What is Aave Token? Beginner's Guide
One of a number of emerging DeFi cryptocurrencies, Aave is a decentralized lending system that allows users to lend, borrow and earn interest on crypto assets, all without middlemen.
Running on the Ethereum blockchain, Aave instead is a system of smart contracts that enables these assets to be managed by a distributed network of computers running its software.
This means Aave users do not need to trust a particular institution or person to manage their funds. They need only trust that its code will execute as written.
At its core, the Aave software enables the creation of lending pools that enable users to lend or borrow 17 different cryptocurrencies including ETH, BAT and MANA.
Like other decentralized lending systems on Ethereum, Aave borrowers must post collateral before they can borrow. Further, they can only borrow up to the value of the collateral they post.
Borrowers receive funds in the form of a special token known as an aToken, which is pegged to the value of another asset. This token is then encoded so lenders receive interest on deposits
A borrower may post collateral in DAI, for example, and borrow in ETH. This allows a borrower to gain exposure to different cryptocurrencies without owning them outright.
Aave can also introduce additional features, such as instant loans, and other forms of issuing debt and credit that take advantage of the unique design properties of blockchains.
How does Aave work?
Aave is perhaps best described as a system of lending pools.
Users deposit funds they wish to lend, which are then collected into a pool. Borrowers may then draw from those pools when they take out a loan. These tokens can be traded or transferred as a lender wishes.
To facilitate this activity, Aave issues two types of tokens: aTokens, issued to lenders so they can collect interest on deposits, and AAVE tokens, which are the native token of Aave.
The AAVE cryptocurrency offers holders several advantages. For instance, AAVE borrowers don’t get charged a fee if they take out loans denominated in the token. Also, borrowers who use AAVE as collateral get a discount on fees.
AAVE owners can further look at loans before they are released to the general public if they pay a fee in AAVE. Borrowers who post AAVE as collateral can also borrow slightly more.
The data firm Nomics has a more extensive list of AAVE's features.
Aave allows certain loans, called “flash loans,” to be instantly issued and settled. These loans require no upfront collateral and happen almost instantly.
Flash loans take advantage of a feature of all blockchains, which is that transactions are only finalized when a new bundle of transactions, known as a block, is accepted by the network.
Adding each new block takes time. On Bitcoin, that interval is roughly 10 minutes. On Ethereum, it’s 13 seconds. An Aave flash loan therefore takes place in that 13-second period.
The flash loan works like this: A borrower can request funds from Aave, but they must pay back those funds, and a 0.09% fee, within the same block. If the borrower doesn’t do this, the entire transaction is cancelled, so that no funds were ever borrowed.
As a result, Aave doesn’t take a risk and neither does the borrower.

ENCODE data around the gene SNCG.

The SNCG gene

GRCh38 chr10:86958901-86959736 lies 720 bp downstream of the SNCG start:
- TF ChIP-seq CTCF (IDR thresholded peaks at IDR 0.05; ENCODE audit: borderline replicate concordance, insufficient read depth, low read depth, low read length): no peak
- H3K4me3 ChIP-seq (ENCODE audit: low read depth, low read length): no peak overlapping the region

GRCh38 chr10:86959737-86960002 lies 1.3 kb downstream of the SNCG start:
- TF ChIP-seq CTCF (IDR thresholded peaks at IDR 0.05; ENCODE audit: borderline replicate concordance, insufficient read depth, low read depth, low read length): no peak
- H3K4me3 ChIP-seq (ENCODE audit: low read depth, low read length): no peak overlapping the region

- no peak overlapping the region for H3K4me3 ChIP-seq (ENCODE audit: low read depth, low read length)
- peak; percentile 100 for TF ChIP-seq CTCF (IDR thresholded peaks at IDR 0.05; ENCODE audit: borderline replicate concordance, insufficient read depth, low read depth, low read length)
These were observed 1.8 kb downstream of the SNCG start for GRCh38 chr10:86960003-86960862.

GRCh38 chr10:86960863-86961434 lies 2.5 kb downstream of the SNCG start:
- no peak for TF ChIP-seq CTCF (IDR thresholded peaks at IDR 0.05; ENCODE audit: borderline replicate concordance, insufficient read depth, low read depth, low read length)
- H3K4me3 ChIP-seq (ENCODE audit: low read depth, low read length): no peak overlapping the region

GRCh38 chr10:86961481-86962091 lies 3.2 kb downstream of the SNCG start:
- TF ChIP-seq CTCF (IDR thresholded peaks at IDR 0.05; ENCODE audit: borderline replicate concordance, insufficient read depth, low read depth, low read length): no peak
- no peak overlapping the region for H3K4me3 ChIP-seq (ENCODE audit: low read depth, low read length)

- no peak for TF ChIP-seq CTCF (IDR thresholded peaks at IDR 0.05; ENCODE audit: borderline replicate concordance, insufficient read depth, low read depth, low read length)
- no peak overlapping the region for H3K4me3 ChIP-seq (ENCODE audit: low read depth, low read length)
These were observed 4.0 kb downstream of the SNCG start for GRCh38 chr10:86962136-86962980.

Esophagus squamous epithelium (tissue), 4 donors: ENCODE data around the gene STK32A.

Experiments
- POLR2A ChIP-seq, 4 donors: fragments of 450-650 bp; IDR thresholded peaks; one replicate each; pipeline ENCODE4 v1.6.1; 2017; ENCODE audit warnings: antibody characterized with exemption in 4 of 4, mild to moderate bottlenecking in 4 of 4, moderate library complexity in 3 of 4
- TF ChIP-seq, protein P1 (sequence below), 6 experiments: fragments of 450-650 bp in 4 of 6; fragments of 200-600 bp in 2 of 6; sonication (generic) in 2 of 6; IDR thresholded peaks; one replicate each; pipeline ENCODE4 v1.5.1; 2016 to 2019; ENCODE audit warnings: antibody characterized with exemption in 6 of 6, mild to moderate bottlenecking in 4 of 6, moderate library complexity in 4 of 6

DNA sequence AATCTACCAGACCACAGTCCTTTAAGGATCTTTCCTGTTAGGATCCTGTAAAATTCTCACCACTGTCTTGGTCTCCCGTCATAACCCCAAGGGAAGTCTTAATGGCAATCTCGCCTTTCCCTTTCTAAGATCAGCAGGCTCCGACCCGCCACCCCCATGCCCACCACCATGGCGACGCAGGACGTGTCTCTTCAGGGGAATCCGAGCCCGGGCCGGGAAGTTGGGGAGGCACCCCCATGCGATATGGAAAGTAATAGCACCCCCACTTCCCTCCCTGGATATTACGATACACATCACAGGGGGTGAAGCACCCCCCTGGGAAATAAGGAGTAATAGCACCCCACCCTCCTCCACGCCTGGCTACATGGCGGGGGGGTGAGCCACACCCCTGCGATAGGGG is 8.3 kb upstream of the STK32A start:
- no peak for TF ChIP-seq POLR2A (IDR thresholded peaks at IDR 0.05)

A borrower may wish to use a flash loan to take advantage of trading opportunities or maximize profits from other systems built on Ethereum. It’s possible to swap different cryptocurrencies in an automatic way using flash loans to generate trading profits.
Note: Flash loans have been combined to execute attacks on lending systems built on Ethereum, sometimes successfully stealing hundreds of thousands of dollars worth of deposits.
Why does AAVE have value?
AAVE plays a central role in the management of the Aave software, allowing users to vote on changes to its rules and policies.
The Aave team is working on a proposal that would outline exactly how AAVE tokens are used to govern the system, due to be released in mid-2020. As an example, a AAVE owner might be able to vote on interest rates for certain loans and aspects of how deposits are managed.
Aside from this utility, AAVE derives value from its finite supply, and the fact that it uses revenue from fees to buy AAVE and remove the cryptocurrency from circulation.
Currently, 80% of fees collected by the Aave system are used to burn AAVE. The remainder is used to pay lenders. The constant burning of AAVE is expected to reduce its supply, thus driving up the price of the token if demand remains constant.
Who created Bitcoin?
Aave is a for-profit company founded in 2017 by Stani Kulechov and based in Switzerland. Kulechov was trained in law in Helsinki and started Aave while still a student.
The firm, originally named ETHLend, raised $16.2 million in an initial coin offering (ICO) in 2017, during which time it sold 1 billion units of its AAVE cryptocurrency - originally named LEND.
A remaining 300 million units of AAVE cryptocurrency were held for the Aave team.
ETHLend was different from Aave in that, instead of pooling funds, it tried to match lenders and borrowers in a peer-to-peer fashion. In 2018 ETHLend was renamed Aave, which means “ghost” in Finnish. ETHLend became a subsidiary of Aave.
Other products and services announced at the time included a trading desk to handle large trades, a game studio focused on blockchain games and a system to handle payments.